I’m pretty sure we all know what CRM is. And, I’m also fairly sure it’s largely not living up to its promise in your firm (at least, it’s not in most). CRM is the technology we use to manage our one-to-one selling situations. In most firms, CRM feels like a large investment of time that yields a very small return. But, this is largely because the CRM is always asking people for information and offering nothing in return beyond a trail of activities and notes. When used within the integrated lead development system, CRM can be used to:
- Deliver useful information to business development people in a system they’re largely forced to use. When a CRM is telling me things I value, I’m willing to spend more time with it.
- Understand how prospective clients interact with the firm’s site and marketing content during the business development process. How do people utilize your content once they start to explore potentially hiring you? Can you use this insight to improve your business development conversations and outcomes?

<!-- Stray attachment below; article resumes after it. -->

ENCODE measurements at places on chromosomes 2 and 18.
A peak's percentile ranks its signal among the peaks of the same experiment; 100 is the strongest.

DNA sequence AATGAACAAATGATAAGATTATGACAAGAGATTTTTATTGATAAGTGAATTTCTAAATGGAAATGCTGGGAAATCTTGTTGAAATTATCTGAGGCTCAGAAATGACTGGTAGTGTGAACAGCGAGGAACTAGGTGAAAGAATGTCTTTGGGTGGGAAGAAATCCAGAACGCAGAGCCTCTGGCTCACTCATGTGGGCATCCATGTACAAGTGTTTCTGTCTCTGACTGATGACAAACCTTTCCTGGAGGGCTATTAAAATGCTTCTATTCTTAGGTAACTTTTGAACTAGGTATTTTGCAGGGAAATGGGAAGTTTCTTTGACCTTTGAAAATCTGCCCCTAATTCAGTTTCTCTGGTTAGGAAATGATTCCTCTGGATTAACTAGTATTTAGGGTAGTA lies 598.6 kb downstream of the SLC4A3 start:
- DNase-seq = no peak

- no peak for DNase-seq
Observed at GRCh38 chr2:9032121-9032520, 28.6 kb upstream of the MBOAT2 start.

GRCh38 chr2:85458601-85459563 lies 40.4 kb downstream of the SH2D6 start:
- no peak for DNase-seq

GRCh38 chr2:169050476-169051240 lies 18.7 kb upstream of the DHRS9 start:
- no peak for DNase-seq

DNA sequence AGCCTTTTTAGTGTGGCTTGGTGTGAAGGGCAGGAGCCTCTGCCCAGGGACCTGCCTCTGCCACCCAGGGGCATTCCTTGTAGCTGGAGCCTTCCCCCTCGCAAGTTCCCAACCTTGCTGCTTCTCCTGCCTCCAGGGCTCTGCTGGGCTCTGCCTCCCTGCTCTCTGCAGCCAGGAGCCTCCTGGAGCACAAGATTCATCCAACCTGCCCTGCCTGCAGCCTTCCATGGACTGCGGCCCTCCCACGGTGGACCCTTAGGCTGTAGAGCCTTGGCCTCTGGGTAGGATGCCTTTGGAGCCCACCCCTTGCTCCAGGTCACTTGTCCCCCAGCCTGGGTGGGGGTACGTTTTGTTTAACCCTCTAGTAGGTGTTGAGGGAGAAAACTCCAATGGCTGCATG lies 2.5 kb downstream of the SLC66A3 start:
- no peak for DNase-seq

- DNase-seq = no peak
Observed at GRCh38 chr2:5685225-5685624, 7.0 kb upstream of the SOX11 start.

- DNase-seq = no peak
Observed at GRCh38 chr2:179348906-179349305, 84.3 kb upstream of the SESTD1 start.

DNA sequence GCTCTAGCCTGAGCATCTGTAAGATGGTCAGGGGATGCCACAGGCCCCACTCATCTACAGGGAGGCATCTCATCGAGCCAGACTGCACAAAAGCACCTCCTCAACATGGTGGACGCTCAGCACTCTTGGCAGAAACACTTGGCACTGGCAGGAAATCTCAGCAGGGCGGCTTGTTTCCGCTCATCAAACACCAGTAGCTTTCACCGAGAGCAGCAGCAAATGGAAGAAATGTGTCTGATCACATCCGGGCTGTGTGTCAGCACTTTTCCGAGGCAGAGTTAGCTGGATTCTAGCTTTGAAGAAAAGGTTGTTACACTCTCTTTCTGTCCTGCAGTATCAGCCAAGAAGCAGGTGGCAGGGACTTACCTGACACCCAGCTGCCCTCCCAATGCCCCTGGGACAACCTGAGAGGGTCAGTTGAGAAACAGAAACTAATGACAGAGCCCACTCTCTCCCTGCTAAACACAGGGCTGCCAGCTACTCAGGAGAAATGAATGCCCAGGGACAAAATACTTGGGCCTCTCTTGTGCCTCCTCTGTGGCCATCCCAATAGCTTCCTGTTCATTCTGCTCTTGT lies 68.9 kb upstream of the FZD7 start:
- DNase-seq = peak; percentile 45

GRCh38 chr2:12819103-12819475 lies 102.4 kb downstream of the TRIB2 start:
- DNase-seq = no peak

- Close the loop on marketing. Determine which marketing activities lead to the most and best opportunities and won business. Identify which content attracts the best potential clients to invest marketing dollars toward their highest value uses.
When the Conversion-Based Site Makes Sense
A site of this type makes the most sense for firms that:
- Wish to compete primarily on knowledge and expertise in lieu of experience and fees.